'If you can raise a smile from people, you're doing well' – Mental Health First Aiders reveal COVID-19 challenges

How have mental health challenges changed for PR practitioners during the pandemic, especially in the most recent lockdown? How should employers react – and is there more reason to be hopeful now? Mental Health First Aiders at PR agencies share their experiences.

Working from home: feelings of isolation can be a problem (Credit: MoMo Productions via Getty)
Working from home: feelings of isolation can be a problem (Credit: MoMo Productions via Getty)

Mental Health First Aiders are now a familiar presence in the PR industry, and their importance has grown markedly during the COVID-19 pandemic as employee welfare has moved up the agenda.

A PRWeek survey of 174 senior UK PR agency figures, conducted in August and early September, found nearly half expected to invest more in mental health support for staff, with Mental Health First Aiders a key component of that.

That was before the 'second wave' rise in coronavirus infections and deaths, and subsequent new restrictions across the UK, including the four-week 'lockdown 2' in England that began on 5 November.

Nicole Jones (pictured below), one of four Mental Health First Aiders at Octopus Group, says there have been "three big waves" of demand for support during the COVID-19 era.

"In the first instance, in the initial panic of lockdown, I was very often speaking to people who had previous mental health conditions, and they were immediately worried about how they were going to cope," Jones says. Disruption to routines was a common concern. This included not being able to see family members, visit the doctor, or go to the gym.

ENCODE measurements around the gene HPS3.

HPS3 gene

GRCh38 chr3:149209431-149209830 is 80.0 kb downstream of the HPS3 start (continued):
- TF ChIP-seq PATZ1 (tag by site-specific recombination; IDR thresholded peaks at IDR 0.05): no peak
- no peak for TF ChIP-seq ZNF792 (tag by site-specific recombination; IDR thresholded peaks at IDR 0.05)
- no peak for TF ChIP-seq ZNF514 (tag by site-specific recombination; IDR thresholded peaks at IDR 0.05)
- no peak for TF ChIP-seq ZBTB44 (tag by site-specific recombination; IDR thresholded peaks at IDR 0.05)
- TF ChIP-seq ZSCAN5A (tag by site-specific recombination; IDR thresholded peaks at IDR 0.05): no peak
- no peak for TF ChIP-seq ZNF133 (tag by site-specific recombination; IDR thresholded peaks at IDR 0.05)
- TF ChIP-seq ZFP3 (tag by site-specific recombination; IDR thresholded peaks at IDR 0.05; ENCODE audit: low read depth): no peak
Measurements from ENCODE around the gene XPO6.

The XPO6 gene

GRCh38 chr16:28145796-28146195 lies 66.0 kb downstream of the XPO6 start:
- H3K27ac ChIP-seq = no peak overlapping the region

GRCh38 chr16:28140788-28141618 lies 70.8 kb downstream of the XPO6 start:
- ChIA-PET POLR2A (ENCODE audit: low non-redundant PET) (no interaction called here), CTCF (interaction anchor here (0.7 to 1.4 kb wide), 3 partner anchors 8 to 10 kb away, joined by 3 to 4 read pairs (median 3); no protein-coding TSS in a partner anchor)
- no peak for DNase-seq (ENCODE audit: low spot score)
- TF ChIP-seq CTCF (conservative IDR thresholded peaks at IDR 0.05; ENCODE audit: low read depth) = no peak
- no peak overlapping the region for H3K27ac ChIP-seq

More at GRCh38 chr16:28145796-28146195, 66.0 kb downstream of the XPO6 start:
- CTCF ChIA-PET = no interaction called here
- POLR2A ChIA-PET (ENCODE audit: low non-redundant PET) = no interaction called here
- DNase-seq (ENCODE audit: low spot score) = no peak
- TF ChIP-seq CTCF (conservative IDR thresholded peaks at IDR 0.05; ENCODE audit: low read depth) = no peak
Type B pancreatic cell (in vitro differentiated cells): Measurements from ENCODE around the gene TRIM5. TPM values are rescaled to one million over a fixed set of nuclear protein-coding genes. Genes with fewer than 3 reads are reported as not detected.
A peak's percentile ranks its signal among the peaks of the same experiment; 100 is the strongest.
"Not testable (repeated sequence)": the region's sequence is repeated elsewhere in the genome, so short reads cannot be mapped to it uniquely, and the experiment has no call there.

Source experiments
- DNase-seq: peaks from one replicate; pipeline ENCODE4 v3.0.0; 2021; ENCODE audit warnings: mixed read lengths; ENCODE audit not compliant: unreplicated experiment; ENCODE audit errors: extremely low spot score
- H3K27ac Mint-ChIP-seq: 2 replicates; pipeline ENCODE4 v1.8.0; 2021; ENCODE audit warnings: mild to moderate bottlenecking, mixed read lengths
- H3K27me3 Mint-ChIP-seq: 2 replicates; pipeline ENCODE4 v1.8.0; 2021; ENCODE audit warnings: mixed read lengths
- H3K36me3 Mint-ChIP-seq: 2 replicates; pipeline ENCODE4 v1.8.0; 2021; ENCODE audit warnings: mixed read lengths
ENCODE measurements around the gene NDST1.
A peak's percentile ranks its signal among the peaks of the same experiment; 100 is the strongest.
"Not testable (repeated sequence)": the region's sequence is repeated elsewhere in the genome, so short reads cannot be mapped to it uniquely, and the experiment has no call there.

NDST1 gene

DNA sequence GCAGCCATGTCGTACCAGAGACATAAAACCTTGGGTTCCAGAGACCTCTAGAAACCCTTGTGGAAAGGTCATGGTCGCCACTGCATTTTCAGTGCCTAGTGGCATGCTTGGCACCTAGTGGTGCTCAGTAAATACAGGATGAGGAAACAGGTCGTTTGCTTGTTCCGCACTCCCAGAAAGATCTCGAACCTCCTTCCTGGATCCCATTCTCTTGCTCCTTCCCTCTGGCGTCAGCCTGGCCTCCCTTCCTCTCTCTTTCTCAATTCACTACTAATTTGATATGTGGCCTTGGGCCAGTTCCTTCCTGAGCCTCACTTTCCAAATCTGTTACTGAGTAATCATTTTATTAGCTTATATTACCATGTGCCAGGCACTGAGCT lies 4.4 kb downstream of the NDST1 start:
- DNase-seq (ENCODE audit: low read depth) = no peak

This was followed by a "period of settling in", as people adjusted and took comfort in the novelty of Zoom quizzes and the like.

"Then there was a second wave, of people I've never spoken to before in a mental health capacity; but really the grind was starting to set in," says Jones.

Younger people dominated this wave. "A lot of the focus was on how stressful this is for parents, families… and that was definitely true. But… I was speaking to people who were stuck in one bedroom in a six-bedroom house-share. They weren't having a lovely time in the garden, they weren't spending more time with their families. All of the joy had been sucked out of life – 'I'm working and living from my bedroom.' That's obviously a recipe for really bad mental health.

"That was tricky, because all the things you would usually say – make sure you get outside, make sure you exercise, make sure you see your loved ones – all of that was stripped away. A lot of the support you can give then is essentially listening and acknowledging."

Third wave

The easing of early restrictions along with decent summer weather offered temporary respite before the third wave of demand started kicking in September/October. This was characterised by people's feelings of "burnout" as it became clear life would not return to normal soon.

"I think a lot of people's plans for recovery, and their plans for returning [to normal], all hinged on the fact that by the summer we'd be over the hump of this. But I think the first realisation hit that, no – we're in this for the long haul and we're specifically in this for the winter."

Jones, a senior copywriter at Octopus, stresses the importance of communicating support structures that are available; of outlining to staff the different options and people who can be contacted.

We spoke soon after Jones completed a line-manager training session on mental health. She says Octopus – highly commended in the Mental Health category of the PRWeek UK Best Places to Work Awards 2020 – believes senior figures need to take leadership in these areas.

"There's no point saying to a 22-year-old account executive, who's nervous about the economic climate and job security: 'Make sure you're getting a good work-life balance.' Seniors have to lead that; people at the top have to look down and say: 'Your mental health is a priority.'